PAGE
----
Precious metal recovery
Urban Mining for the world of tomorrow
Our modern world is full of precious metals. No matter if power and information are transmitted in cars, household appliances, at the computer, in mobile phones or machines or whether a decorative surface for jewellery and dental use is to be achieved - precious metals are one of the most important resources of our economy. Since their discovery thousands of years ago, they have fascinated us with their looks and abilities. Their limited natural appearance gives them permanent value. They have served as coin metal and asset protection since the early days. Today, they are valued particularly because of their high conductivity for electricity and heat, as well as for their resilience against oxidation. Our modern, digital life would be impossible without precious metals.
All products and assets are subject to a life cycle; they will be used up at some point or survived by progressing development. Precious metals are not. This is another benefit of the valuable metals: They can be regenerated as often as necessary. No matter in which function precious metals are used in products: it would be irresponsible and not economic to let them be lost in the waste. Even during the production of new products, precious-metal-containing wastes arise at regular intervals that are worth being recycled.
Typical examples of precious-metal-containing separation materials
This is where the previous metal separation facilities, such as DODUCO from the Goldstadt Pforzheim (anniversary festival 2017: 250 years of Goldstadt) come in. Their main task is it to recover precious metals from production wastes and to save them from final loss. They therefore secure part of the raw material supply of the economy and form the basis for the future progress of technology. In particular in light of continually rising demands in the industry, and the barely rising production volumes, precious metal recycling helps essentially to fill the offer gap and to protect natural resources. In 2015, nearly 15% of the global silver offer and about 25% of the gold offer came from recycling.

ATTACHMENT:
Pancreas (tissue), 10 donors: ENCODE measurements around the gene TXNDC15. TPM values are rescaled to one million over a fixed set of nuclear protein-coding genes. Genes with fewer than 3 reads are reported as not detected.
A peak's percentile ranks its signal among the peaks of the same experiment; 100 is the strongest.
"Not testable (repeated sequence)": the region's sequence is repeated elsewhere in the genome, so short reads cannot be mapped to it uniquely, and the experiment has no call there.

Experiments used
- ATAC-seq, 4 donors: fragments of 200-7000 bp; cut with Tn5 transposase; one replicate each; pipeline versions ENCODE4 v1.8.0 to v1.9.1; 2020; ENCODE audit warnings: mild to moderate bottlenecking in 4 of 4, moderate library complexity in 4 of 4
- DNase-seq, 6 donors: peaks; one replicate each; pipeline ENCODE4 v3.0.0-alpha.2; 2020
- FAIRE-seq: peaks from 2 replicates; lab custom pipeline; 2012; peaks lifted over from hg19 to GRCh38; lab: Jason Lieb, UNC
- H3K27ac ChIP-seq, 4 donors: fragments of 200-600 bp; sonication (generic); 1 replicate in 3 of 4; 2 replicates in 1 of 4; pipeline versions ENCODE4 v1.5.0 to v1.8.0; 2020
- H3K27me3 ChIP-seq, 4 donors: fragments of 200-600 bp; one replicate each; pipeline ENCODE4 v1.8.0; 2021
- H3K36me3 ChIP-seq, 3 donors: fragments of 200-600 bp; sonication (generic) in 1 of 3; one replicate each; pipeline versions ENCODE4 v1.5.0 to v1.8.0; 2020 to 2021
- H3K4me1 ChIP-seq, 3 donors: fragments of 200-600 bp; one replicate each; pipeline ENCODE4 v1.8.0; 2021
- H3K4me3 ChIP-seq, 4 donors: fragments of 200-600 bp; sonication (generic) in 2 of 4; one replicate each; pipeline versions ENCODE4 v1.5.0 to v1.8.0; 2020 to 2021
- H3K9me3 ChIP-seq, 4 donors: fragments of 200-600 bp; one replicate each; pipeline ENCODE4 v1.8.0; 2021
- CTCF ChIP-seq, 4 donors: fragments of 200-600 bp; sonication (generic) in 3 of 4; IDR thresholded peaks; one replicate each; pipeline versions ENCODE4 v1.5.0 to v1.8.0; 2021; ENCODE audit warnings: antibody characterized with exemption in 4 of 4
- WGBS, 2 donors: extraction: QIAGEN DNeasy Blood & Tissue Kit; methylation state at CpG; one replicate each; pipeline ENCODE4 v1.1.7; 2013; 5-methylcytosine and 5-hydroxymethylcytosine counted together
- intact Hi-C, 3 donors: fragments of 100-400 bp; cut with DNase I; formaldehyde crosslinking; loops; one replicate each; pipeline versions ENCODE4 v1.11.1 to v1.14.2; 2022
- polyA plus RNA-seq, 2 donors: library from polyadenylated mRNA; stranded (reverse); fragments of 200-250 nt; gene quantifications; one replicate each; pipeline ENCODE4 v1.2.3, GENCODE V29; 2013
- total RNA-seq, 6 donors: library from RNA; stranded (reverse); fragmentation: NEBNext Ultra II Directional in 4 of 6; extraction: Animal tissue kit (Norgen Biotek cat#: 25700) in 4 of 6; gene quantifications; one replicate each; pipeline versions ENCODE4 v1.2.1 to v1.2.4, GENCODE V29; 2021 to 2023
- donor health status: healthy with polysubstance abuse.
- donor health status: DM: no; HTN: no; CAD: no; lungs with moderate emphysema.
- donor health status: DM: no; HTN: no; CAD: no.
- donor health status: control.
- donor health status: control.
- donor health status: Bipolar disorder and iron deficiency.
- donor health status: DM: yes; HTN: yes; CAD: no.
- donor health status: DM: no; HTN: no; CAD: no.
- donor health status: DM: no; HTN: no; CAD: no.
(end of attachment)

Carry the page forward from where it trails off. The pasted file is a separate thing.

Global offer of and demand for silver
(Data: World Silver Survey 2015)
The production and raising of the existing precious metals concealed in used products is therefore also called "Urban Mining". The procedures used at DODUCO for previous metal recovery are much less destructive and efficient than the new production in mines. In 2015, DODUCO processed approx. 1,800 tons of precious-metal-containing production residues. Nearly 500 tons of silver were refined and returned to their pure form at 99,99% Thus, the traditional company from Pforzheim is one of the greatest silver processors in Europe and as an internationally certified processor and silver ingot provider listed on the "Good Delivery List" and an Associated Member of the LBMA (London Bullion Market Association).
The following pages contain more detailed explanations the different procedures of recovery of silver, gold, platinum, palladium and rhodium. Certain non-previous metal by-produces such as copper, tungsten or indium can also be recycled and returned to the economic cycle.
No matter the proceedings used for recycling: the target is always the same: Producing precious metals at the highest quality and purity. Gained from secondary raw material sources to protect nature and mankind. The conflict-freedom of refined gold has been confirmed to DODUCO by CFSI (Conflict-Free Sourcing Initiative) as well.
Fine silver and fine gold in granulate shape after recovery (purity of 99.99%)
Sales manager precious metal recycling
+49 7231 602 482
Sales precious metal-recycling
+49 7231 602 586
Sales precious metal-recycling
+49 7231 602 585
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DODUCO Contacts and Refining GmbH is an accredited Silver LBMA Good Delivery List Refiner. This logo is a trade mark of The London Bullion Market Association.
The gold recovered by DODUCO Contacts and Refining GmbH and used in new products is certified as conflict free by the Conflict-Free Sourcing Initiative (CFSI).